Two other gerrymandering challenges are already pending at the Supreme Court, with rulings due by the end of June.
In one case, Republican legislators in North Carolina are accused of rigging congressional maps to boost their party’s chances in that state. In the other case, Democrats in Maryland face similar allegations over one House district.
Trump to send troops to the Middle East over Iran threat
The US currently has troops stationed in Syria, Iraq, Kuwait, Qatar, the United Arab Emirates and Bahrain, as part of its Middle East contingent.
The Pentagon plans to boost surveillance, intelligence and reconnaissance aircraft in the region as well as boots on the ground.
Trump has in recent weeks alternated between tough talk toward Iran and a more conciliatory message, insisting he is open to negotiations with the Islamic Republic. He seemed to downplay the prospect of conflict when he spoke at the White House earlier today.
“Right now, I don’t think Iran wants to fight and I certainly don’t think they want to fight with us,” he said.
The administration notified Congress earlier in the day about the troop plans.
The forces would number “roughly” 1,500 and would deploy in the coming weeks, “with their primary responsibilities and activities being defensive in nature,” according to a copy of the notification obtained by The Associated Press.
Their mission would include protecting US forces already in the region and ensuring freedom of navigation, the notification said.
Some allies have previously said they had detected no heightened threat from Iran and observers have speculated that the whole ratcheting up of tensions could have been a misunderstanding – or one of Trump’s ploys to boost his electoral chances with a show of force or simply as a habitual distraction.
Off the wall
A federal judge is expected to decide later today whether to block the White House from spending billions of dollars to build a wall on the US-Mexico border with money secured under Donald Trump’s declaration of a national emergency.
The judge is weighing two cases that challenged the maneuver to redirect mostly military-designated funding for wall construction.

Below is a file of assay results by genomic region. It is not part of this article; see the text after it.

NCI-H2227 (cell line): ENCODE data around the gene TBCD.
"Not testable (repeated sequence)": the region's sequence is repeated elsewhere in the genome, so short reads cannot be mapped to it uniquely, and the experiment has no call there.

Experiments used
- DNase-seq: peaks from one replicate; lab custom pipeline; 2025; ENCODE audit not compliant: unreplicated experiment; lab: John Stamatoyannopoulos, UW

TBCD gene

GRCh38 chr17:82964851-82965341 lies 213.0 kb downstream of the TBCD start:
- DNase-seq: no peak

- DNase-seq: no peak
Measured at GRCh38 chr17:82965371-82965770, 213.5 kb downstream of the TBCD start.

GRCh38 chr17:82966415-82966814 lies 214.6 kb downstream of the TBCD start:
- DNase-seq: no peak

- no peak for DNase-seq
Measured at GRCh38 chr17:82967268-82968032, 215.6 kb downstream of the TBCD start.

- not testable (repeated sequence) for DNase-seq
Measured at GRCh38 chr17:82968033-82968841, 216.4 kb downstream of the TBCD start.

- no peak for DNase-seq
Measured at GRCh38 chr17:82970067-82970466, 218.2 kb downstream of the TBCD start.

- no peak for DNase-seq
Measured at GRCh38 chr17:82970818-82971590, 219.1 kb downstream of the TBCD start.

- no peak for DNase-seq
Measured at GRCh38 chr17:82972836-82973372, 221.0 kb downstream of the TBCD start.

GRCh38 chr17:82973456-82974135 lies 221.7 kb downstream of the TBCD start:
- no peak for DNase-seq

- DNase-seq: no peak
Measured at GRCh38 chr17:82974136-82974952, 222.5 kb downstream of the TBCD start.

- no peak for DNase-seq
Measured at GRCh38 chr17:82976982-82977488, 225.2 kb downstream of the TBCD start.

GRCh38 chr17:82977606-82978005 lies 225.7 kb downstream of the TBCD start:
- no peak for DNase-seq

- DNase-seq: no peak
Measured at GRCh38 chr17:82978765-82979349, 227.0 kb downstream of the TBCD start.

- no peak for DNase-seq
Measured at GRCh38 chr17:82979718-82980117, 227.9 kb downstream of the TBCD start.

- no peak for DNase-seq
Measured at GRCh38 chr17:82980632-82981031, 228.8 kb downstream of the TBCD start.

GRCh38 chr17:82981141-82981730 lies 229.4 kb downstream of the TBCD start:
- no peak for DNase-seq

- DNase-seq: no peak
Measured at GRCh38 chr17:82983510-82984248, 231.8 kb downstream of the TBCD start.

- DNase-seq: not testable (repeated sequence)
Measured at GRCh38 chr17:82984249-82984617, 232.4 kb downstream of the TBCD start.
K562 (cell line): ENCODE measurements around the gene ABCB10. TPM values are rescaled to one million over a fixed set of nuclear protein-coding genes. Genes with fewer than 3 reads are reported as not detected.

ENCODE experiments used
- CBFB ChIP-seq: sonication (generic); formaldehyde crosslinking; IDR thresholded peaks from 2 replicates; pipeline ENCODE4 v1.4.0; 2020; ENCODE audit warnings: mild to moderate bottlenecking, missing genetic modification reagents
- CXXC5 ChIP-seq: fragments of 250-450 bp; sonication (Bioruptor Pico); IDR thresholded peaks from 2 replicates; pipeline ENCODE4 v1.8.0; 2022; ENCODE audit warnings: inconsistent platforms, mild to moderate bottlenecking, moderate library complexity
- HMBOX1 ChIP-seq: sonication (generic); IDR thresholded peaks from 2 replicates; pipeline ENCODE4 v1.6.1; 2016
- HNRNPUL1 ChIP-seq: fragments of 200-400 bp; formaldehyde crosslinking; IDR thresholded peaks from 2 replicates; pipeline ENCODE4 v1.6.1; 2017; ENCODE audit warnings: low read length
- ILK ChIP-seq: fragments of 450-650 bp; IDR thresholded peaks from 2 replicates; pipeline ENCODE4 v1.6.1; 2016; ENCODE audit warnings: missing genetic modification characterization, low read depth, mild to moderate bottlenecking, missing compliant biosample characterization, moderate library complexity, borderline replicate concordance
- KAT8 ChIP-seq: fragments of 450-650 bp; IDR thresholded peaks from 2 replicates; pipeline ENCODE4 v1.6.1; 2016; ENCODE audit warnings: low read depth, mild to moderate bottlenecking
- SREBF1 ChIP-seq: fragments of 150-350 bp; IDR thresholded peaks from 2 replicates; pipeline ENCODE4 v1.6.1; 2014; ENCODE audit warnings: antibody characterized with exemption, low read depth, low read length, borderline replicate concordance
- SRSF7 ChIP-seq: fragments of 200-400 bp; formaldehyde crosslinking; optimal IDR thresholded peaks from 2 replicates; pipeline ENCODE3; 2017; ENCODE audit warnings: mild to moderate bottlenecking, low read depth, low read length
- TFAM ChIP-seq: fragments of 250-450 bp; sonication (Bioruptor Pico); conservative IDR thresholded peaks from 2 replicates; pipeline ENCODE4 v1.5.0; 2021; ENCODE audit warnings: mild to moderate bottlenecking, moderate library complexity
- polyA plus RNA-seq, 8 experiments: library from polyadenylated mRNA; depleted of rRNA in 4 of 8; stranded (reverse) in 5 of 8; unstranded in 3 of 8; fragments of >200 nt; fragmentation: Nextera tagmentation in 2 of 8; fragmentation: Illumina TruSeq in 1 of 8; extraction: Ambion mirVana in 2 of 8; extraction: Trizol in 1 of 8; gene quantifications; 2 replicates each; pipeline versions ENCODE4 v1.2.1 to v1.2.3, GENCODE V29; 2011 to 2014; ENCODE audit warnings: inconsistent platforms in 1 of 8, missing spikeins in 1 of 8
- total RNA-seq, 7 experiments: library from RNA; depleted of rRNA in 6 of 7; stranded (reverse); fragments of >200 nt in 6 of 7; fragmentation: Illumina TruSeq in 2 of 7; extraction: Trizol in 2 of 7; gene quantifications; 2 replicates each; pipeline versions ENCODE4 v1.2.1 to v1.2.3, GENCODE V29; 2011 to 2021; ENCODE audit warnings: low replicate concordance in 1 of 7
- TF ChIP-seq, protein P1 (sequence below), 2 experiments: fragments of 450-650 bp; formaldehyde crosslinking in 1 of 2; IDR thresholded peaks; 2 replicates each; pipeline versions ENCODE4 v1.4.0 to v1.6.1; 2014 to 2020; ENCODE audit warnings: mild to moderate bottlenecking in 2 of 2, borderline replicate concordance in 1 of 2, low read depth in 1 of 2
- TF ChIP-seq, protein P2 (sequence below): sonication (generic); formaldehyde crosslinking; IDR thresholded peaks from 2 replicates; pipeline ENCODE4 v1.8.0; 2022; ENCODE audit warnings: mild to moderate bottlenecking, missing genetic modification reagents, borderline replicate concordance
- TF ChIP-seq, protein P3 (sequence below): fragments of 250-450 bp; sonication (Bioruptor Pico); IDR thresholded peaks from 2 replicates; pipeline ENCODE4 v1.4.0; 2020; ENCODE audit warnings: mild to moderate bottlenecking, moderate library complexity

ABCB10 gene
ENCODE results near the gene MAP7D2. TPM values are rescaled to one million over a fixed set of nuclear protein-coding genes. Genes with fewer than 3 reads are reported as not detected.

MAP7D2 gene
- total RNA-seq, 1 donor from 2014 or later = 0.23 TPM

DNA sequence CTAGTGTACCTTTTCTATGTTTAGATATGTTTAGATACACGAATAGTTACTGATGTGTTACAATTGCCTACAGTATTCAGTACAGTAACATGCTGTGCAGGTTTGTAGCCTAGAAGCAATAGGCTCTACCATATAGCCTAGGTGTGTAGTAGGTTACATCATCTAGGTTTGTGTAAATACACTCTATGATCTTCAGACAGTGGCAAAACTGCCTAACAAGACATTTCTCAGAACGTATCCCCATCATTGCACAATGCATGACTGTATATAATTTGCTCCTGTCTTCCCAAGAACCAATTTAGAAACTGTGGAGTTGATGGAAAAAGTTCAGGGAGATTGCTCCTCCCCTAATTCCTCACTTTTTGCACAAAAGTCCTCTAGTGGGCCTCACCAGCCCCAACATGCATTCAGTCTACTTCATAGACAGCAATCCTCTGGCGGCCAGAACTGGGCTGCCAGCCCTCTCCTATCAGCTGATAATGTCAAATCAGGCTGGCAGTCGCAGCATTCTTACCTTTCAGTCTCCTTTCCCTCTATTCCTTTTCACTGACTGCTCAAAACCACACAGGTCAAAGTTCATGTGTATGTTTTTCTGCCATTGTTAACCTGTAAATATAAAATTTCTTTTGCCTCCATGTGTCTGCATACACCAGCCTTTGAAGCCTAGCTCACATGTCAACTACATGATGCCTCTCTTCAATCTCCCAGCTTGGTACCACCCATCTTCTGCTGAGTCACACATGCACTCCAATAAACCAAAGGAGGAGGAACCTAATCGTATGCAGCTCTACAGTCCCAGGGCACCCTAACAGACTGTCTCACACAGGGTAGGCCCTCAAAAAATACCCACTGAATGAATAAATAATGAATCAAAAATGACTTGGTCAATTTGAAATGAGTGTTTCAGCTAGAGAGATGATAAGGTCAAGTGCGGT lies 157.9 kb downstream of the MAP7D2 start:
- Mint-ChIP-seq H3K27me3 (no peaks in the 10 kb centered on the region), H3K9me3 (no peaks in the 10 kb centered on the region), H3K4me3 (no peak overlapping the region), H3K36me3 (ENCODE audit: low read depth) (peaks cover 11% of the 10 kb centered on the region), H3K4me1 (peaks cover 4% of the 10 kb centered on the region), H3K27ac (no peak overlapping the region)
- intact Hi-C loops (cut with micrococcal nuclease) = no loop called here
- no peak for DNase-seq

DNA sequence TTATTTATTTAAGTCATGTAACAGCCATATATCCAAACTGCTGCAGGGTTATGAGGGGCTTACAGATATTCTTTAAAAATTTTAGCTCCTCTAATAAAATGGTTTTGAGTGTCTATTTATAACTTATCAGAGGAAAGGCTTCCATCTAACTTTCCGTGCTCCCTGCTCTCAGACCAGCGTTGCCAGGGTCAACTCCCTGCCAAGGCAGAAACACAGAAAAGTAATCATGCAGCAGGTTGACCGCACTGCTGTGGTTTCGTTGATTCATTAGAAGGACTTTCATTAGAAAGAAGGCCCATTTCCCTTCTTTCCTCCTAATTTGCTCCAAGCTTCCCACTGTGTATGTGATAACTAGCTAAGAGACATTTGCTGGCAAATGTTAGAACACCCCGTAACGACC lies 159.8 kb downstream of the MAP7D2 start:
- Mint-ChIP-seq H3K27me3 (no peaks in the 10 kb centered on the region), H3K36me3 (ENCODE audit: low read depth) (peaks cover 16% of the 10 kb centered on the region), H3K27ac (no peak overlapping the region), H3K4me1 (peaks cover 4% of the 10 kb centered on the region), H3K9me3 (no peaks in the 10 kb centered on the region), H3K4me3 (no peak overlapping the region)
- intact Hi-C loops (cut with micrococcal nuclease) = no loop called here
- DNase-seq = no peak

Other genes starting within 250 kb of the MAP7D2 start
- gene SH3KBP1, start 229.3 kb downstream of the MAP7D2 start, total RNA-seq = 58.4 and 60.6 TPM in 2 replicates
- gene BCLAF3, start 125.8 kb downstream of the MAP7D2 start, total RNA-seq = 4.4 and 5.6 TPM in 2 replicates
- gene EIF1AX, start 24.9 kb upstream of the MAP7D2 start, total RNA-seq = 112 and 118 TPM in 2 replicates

California and 19 other states, along with environmentalists, civil liberties groups and communities along the border, are seeking a temporary injunction to halt construction plans, the AP writes.
At stake is billions of dollars of taxpayers’ money that Trump wants for the wall, his signature 2016 campaign promise when he had crowds chanting his slogan that Mexico would pay for it (which it has refused to do), heading into his 2020 campaign.
He declared the emergency in February after losing a fight over fully paying for it that led to a 35-day government shutdown.
Attorney general William Barr has been hanging out in the Trump International Hotel in Washington, DC, one of the president’s flagship properties.
He was there at the same time as Donald Trump on Wednesday, ABC reporter Katherine Faulders tweeted.
Although Trump has distanced himself from the running of his business empire since ascending to the White House, this hotel in particular is a conservative power players’ destination in DC (and the source of emoluments complaints, though so far in vain).
Meanwhile, The Hill reports, Republican candidates and campaign committees have spent more than $4 million at hotel, golf and vineyard properties that bear Trump’s name since he was inaugurated in 2017.
More than three dozen members of Congress have held fundraisers or spent the night at Trump properties, according to a review of filings made with the Federal Election Commission (FEC) over the last two years.
More than a quarter of the money spent has come from Trump’s own campaign, which has paid his businesses nearly $1.5 million over that span, both for rent and for fundraisers.
The Republican National Committee (RNC) has spent more than $1.1 million at Trump-branded properties in both Washington and Florida.
Trump is aboard Air Force one
The White House reporters’ pool sends this dispatch:
Marine One landed at a delightfully sunny, breezy Joint Base Andrews at 12.32PM. POTUS boarded AF1 five minutes later with a wave and thumbs up, but without talking to pool. He was accompanied by FLOTUS. Also spotted: Sarah Sanders, Dan Scavino and Mick Mulvaney.
We’re expecting a little less than 15 hour journey to Tokyo, arriving Saturday afternoon local for a trip, ending Tuesday.
The president will become the first foreign leader to meet with Emperor Naruhito since his enthronement.
Sumo, bilats with PM Shinzo Abe and a naval base visit also expected.